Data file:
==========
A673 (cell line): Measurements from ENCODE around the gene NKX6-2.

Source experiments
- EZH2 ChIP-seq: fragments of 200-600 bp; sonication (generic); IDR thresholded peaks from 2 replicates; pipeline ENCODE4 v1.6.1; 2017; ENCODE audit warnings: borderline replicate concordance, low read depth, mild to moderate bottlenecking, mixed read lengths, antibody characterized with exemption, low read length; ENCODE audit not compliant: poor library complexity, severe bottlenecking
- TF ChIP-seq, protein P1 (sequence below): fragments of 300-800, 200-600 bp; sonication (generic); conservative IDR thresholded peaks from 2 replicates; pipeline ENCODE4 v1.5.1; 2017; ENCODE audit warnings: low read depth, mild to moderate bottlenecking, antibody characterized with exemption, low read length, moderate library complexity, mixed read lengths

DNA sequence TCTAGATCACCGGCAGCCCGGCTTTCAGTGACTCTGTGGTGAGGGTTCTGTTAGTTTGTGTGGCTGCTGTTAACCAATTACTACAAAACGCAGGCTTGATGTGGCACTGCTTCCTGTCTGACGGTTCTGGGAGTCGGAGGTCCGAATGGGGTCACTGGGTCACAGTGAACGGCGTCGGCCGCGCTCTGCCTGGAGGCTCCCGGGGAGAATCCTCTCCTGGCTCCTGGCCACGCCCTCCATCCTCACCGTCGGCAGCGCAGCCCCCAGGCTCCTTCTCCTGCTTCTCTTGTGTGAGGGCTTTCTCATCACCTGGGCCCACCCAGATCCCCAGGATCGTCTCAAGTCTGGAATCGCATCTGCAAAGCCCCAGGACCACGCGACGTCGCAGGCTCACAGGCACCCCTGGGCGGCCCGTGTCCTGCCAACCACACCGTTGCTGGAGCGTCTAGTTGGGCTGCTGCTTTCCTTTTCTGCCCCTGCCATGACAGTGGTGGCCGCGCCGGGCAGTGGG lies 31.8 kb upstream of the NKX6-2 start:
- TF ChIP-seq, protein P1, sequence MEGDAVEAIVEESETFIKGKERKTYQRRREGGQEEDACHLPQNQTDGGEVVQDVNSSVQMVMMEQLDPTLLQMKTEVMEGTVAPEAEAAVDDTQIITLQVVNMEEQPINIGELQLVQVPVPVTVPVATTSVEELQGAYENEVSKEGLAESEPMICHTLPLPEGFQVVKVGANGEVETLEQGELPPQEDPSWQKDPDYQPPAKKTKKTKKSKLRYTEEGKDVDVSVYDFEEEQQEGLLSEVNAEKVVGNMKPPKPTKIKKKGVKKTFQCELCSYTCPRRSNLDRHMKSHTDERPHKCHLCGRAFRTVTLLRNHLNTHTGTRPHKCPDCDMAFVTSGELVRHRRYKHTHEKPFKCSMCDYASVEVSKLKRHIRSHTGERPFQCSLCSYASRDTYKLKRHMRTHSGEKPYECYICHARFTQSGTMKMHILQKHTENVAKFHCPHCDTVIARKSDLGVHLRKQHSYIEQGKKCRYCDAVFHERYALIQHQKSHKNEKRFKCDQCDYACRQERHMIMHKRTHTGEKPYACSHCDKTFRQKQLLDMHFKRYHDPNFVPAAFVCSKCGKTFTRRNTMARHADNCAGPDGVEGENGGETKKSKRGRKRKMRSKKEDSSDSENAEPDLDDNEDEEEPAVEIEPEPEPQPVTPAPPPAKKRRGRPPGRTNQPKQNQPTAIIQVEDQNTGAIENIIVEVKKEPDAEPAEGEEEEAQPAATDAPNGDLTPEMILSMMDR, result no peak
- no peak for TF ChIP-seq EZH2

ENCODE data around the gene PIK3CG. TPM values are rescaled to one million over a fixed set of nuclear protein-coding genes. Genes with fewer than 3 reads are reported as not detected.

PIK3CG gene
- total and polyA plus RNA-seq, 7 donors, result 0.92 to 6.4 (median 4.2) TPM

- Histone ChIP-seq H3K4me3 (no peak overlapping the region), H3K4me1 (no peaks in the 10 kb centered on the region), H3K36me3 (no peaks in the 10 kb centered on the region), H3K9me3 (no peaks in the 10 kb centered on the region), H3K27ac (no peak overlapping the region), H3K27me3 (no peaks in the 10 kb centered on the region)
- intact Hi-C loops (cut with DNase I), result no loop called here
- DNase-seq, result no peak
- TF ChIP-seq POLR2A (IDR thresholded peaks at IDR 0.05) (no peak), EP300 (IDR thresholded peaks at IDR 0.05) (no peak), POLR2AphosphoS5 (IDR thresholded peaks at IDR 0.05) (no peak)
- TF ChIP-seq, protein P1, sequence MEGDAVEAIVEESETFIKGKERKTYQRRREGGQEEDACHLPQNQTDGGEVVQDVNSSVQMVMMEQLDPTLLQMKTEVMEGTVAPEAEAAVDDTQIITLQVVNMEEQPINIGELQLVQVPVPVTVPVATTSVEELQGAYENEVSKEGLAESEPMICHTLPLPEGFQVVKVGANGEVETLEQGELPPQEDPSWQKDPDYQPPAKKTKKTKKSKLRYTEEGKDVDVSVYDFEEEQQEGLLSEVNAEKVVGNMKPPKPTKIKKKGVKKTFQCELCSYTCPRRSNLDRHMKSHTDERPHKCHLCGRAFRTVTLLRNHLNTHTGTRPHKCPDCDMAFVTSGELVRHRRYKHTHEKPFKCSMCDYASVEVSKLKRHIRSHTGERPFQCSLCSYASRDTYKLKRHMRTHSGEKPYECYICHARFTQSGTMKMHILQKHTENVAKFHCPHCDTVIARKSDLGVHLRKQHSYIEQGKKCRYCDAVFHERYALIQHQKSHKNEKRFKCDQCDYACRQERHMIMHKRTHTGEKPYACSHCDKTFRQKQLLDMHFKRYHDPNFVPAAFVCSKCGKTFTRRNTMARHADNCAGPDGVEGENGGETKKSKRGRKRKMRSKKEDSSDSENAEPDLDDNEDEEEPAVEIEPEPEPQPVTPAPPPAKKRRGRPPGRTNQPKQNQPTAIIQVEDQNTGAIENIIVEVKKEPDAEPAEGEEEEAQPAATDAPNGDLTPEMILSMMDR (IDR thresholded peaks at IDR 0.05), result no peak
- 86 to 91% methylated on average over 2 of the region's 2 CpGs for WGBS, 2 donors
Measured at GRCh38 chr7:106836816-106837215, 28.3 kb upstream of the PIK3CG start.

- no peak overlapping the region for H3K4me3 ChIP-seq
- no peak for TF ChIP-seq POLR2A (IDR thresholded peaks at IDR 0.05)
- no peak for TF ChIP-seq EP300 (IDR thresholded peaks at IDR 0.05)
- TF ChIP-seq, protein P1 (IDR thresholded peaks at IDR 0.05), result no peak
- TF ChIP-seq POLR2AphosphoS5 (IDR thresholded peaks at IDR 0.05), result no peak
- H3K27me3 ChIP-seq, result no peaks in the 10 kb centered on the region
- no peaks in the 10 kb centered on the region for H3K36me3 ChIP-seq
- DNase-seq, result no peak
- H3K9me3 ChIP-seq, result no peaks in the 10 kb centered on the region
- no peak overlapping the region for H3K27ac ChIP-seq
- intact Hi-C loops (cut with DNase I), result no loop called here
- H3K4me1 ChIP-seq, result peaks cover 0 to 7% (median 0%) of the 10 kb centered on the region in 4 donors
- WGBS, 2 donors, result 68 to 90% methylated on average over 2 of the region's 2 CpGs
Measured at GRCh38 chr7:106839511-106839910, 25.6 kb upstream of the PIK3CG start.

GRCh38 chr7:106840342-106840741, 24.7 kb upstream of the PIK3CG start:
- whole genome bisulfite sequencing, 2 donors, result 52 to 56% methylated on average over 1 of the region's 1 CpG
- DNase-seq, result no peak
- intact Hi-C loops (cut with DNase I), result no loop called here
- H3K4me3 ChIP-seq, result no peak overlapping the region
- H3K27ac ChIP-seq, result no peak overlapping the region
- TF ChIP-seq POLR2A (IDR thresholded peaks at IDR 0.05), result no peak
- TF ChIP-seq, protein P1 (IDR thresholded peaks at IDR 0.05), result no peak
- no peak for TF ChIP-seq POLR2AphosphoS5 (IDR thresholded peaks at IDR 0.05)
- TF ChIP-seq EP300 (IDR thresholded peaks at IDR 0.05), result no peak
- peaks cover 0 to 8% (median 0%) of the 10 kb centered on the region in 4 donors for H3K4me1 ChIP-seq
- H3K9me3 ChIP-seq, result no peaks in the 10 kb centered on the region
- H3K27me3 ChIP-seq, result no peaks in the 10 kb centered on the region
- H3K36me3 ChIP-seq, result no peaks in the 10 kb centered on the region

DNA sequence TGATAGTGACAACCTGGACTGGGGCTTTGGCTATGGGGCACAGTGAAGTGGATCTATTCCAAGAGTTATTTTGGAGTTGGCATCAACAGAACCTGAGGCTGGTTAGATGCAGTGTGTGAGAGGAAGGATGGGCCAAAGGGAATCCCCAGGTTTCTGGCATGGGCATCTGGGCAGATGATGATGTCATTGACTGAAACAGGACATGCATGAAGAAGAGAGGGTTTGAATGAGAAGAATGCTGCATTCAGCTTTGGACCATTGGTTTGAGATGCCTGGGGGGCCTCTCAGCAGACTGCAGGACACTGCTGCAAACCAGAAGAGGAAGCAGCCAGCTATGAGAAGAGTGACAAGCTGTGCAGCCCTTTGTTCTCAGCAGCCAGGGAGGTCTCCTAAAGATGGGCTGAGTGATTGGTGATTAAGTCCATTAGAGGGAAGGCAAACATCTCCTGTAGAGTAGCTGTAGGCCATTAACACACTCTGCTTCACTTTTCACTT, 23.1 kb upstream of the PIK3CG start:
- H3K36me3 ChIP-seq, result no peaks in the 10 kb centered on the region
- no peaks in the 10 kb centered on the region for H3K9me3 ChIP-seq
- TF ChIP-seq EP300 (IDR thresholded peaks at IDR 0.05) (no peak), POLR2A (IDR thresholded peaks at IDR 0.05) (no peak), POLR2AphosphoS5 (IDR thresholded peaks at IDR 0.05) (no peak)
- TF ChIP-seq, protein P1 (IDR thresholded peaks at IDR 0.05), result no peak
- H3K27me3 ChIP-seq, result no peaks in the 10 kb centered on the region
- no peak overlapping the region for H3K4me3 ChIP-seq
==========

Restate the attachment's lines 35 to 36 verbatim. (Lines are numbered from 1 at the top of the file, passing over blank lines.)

- intact Hi-C loops (cut with DNase I), result no loop called here
- H3K4me3 ChIP-seq, result no peak overlapping the region